and I realized why it was bothering me so much. They (meaning Rowling and her team) lied up a whole persona for this pseudonym:
After several years with the Royal Military Police, Robert Galbraith was attached to the SIB (Special Investigative Branch), the plain-clothes branch of the RMP. He left the military in 2003 and has been working since then in the civilian security industry. The idea for Cormoran Strike grew directly out of his own experiences and those of his military friends who returned to the civilian world. ‘Robert Galbraith’ is a pseudonym.In other words, this bio gives her attributes, experience, and inspirations that she didn't have, including the experience of being a man. Because we all know only men can write decent mysteries. Unless you're PD James. Or Agatha Christie. Or any of these women. Even so, certainly no self-respecting male reader is going to read a mystery by a
Rowling's manufactured history for her pseudonym has broken an unspoken contract between authors and readers; not one authors have asked for, but one we have nonetheless--one of friendship and honesty and a degree of openness. And in this "new era", I wonder that the pseudonym's time for demise may have come. Jo Rowlings and her "team", in all their marketing wisdom, may well have just pushed that time along.
The Internet Age, which should be called the Exposure Age, has brought the world closer to itself. Expectation from fandom is changing. Readers like to know their favorite authors. They friend us on Facebook and chat to us on Twitter. (I sure as hell squee over my favorite authors when they friend me! Don't you?) Readers like to know some of the stuff that makes writers tick, the stuff that makes us write the books we do. Do we embellish ourselves sometimes online and in person to make us more interesting? Sure. Does that give us a right to use well-crafted lies in a bio and a knifeless sex-change operation to give us the street cred to tell and selll our tales? Resoundingly, hell no.*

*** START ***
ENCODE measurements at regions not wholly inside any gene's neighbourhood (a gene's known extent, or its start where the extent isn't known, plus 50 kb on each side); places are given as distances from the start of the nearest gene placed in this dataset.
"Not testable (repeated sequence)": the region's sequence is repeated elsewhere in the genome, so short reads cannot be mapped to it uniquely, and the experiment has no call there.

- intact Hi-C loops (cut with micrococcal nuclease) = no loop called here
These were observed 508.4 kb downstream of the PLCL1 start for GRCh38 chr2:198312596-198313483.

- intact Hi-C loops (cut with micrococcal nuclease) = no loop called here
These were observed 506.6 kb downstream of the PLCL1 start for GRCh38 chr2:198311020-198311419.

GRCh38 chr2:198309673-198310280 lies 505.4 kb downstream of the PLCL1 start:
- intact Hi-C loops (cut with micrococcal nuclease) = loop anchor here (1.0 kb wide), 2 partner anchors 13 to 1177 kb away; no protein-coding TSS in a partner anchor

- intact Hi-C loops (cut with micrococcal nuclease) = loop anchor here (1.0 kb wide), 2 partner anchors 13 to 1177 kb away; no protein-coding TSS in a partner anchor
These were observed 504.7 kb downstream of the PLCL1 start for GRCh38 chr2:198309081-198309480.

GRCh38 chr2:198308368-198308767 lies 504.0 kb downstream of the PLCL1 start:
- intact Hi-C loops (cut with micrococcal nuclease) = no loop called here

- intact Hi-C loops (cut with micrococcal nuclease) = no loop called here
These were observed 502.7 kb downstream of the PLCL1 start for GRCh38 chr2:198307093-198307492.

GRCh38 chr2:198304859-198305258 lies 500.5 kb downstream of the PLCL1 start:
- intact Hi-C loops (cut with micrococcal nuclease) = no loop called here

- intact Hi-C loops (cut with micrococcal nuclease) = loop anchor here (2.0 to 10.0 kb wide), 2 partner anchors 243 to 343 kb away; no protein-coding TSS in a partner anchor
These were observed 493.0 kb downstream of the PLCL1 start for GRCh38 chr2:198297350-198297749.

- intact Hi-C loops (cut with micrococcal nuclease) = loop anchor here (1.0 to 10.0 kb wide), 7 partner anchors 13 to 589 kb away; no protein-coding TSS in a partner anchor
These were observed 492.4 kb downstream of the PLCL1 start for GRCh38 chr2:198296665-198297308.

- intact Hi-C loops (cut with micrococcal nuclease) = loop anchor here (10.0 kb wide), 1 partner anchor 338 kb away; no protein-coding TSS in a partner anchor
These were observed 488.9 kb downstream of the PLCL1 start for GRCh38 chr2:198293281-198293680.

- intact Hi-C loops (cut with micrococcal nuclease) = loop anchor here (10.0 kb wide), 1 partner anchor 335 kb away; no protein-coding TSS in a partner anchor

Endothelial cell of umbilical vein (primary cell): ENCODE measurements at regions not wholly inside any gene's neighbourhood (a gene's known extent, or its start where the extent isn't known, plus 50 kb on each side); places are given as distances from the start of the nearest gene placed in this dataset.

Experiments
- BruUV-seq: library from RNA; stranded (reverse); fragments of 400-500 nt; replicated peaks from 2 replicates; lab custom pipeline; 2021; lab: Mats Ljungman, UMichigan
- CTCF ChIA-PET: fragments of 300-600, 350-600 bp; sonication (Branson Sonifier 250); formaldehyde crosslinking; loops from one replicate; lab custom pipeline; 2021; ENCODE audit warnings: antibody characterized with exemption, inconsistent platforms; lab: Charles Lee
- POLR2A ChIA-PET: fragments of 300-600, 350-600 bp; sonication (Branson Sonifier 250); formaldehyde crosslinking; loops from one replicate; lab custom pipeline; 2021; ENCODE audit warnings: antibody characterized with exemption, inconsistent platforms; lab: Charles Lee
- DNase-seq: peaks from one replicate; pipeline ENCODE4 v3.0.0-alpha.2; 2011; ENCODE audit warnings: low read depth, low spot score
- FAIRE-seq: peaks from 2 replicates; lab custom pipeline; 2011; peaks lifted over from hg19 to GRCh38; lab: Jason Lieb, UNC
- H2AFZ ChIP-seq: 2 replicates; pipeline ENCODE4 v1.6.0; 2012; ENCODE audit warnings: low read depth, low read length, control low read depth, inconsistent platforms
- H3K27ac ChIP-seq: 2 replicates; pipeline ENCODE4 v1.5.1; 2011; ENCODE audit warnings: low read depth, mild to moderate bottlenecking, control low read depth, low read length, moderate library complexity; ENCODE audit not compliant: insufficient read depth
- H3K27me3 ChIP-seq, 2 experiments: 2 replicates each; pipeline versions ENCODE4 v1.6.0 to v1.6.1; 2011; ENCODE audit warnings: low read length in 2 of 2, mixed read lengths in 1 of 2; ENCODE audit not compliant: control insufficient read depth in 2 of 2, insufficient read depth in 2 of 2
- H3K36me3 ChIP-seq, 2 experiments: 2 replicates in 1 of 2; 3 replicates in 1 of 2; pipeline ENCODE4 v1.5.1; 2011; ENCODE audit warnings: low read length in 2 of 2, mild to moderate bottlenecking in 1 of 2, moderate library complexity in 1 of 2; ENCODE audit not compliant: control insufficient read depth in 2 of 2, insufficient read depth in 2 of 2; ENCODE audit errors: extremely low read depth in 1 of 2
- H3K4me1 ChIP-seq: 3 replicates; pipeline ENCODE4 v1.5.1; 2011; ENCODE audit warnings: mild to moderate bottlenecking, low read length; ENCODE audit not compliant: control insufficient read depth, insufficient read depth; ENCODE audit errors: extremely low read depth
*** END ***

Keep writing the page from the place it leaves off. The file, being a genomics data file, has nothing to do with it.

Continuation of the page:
Rowling's "persona" could foster mistrust between readers and authors, especially on the heels of the sock puppet scandal and ongoing issues with Amazon reviews, an act like this could make readers think writers will do and say anything to part them from their cash.
We already lie for a living. Unfortunately, I guess some writers don't see it as too much of a leap to do it for realz.
* As an aside, this bothers me too. No one is more uniquely qualified to tell the story you want to tell than you. We lose sight of that, man, we lose sight of art.